For one millennial traveler from the land-locked state of Idaho, Jax offers work and play.

Nikki Ward is in town for her job, but she’s also staying a few extra days for some vacation time. “I had a meeting over here by the beach, and you know when you’re this close you have to go take a peek at the ocean.”

She took pictures from the boardwalk leading to the shore for her friends and family back home.

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According to a 2015 economic impact report, tourism creates and sustains more than 30,400 jobs in the food & beverage, retail, and recreation sectors. This means that 1 in every 20 Duval County jobs are a result of tourism.

Jacksonville offers a unique mix of indoor and outdoor activities, making it a premier vacation spot. So whether you want to see an athletic event, go paddleboarding, or peruse an art museum, the River City is the place to be.


Surf Life

By Joy Kader, Ryan Hennessey and Alexandra Torres-Perez

Bryan Thornton is a professor at the University of North Florida. Emilia Grace Hitchner is a journalist at the St. Augustine Recorder, and Ryan McFarland is a college student. What do these three people all have in common? Their love of the surf life.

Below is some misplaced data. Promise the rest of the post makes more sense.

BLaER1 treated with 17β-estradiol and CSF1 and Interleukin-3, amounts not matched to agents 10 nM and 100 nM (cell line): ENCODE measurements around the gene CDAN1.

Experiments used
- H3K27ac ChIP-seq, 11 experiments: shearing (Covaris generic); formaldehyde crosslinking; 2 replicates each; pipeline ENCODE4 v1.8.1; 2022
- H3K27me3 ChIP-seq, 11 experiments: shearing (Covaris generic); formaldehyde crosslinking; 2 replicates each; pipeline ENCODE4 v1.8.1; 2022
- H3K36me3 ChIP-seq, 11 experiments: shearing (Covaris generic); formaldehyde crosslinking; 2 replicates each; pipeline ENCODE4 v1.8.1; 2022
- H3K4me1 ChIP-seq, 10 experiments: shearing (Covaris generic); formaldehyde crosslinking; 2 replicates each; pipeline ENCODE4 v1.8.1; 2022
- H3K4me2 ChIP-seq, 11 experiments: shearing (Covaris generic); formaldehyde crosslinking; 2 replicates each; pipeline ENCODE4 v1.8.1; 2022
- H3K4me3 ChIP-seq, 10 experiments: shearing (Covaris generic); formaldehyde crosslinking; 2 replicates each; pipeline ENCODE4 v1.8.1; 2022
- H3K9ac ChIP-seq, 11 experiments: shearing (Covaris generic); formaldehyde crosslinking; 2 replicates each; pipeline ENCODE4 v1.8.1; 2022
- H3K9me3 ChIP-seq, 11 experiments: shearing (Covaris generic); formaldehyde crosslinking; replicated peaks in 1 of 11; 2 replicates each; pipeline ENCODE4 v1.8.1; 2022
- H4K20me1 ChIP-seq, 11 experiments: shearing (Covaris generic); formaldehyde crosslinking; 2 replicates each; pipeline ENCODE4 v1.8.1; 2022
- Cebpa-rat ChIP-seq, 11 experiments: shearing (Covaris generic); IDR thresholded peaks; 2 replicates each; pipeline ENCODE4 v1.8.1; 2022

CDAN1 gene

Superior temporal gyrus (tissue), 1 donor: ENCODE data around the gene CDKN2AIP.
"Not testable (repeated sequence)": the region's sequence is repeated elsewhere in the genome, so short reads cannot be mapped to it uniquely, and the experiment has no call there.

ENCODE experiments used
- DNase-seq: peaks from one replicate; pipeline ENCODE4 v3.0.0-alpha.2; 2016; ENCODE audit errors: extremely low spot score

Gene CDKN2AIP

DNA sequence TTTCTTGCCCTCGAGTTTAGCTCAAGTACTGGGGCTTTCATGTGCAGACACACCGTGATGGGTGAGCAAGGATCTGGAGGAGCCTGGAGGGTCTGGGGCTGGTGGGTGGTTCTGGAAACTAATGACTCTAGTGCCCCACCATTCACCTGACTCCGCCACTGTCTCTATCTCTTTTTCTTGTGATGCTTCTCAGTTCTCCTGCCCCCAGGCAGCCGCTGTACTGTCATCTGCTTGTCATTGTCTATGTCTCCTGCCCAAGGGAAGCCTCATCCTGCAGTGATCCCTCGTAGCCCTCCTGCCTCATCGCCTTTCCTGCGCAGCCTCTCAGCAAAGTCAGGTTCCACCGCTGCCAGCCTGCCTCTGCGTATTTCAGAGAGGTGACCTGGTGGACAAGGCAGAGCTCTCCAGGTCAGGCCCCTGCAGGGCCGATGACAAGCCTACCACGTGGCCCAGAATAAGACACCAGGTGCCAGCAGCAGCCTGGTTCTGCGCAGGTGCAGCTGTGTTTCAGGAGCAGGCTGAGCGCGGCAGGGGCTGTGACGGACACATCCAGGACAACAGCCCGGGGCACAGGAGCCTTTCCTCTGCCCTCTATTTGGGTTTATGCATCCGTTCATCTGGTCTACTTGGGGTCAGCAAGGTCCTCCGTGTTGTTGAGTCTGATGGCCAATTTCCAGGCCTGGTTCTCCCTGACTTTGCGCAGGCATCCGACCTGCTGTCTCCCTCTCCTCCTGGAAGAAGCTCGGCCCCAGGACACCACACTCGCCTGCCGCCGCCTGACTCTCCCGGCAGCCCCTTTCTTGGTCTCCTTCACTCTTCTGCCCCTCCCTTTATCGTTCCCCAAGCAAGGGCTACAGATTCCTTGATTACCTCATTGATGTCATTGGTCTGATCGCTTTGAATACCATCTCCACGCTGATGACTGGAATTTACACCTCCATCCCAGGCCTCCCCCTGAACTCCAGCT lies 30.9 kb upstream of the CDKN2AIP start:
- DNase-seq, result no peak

Growing up in Hawaii, Bryan’s life has always revolved around surfing. However, he didn’t realize how important it was to him until he moved to Kansas for a job and couldn’t surf. He became desperate for the ocean, and decided to move to Jacksonville to be close to the waves again. He now goes to Hanna Park every morning despite of the weather.

Emilia can’t go surfing every day like Bryan due to her busy schedule, but that doesn’t stop her from surfing several times a week. She taught herself how to surf, and then decided that she wanted to teach others. Now, she instructs people of all ages at the Jax Surf and Paddle on Neptune Beach.

“It gives you a chance to really just enjoy nature and to take a break from how busy life is,” Emilia said. “It’s a way to step away from the craziness of life and really just find your Zen moment.”

Ryan also goes out to the beach several times a week. He wakes up early at 5:30 to get to the beach before sunrise. Due to weak waves here in Jacksonville, Ryan prefers to skim board rather than surf.  Skim boarding is very similar to surfing, except he runs out to the waves and glides over the water closer to shore. Ryan has won several skimming competitions, and continues to compete as a professional skimmer today.

“What draws me towards skim boarding more than surfing is that I catch more waves when I skim than I do surfing, and there’s usually less crowds when you skim,” Ryan said.

Bryan, Emilia and Ryan all plan to continue surfing or skimming until their bodies are unable to do so anymore.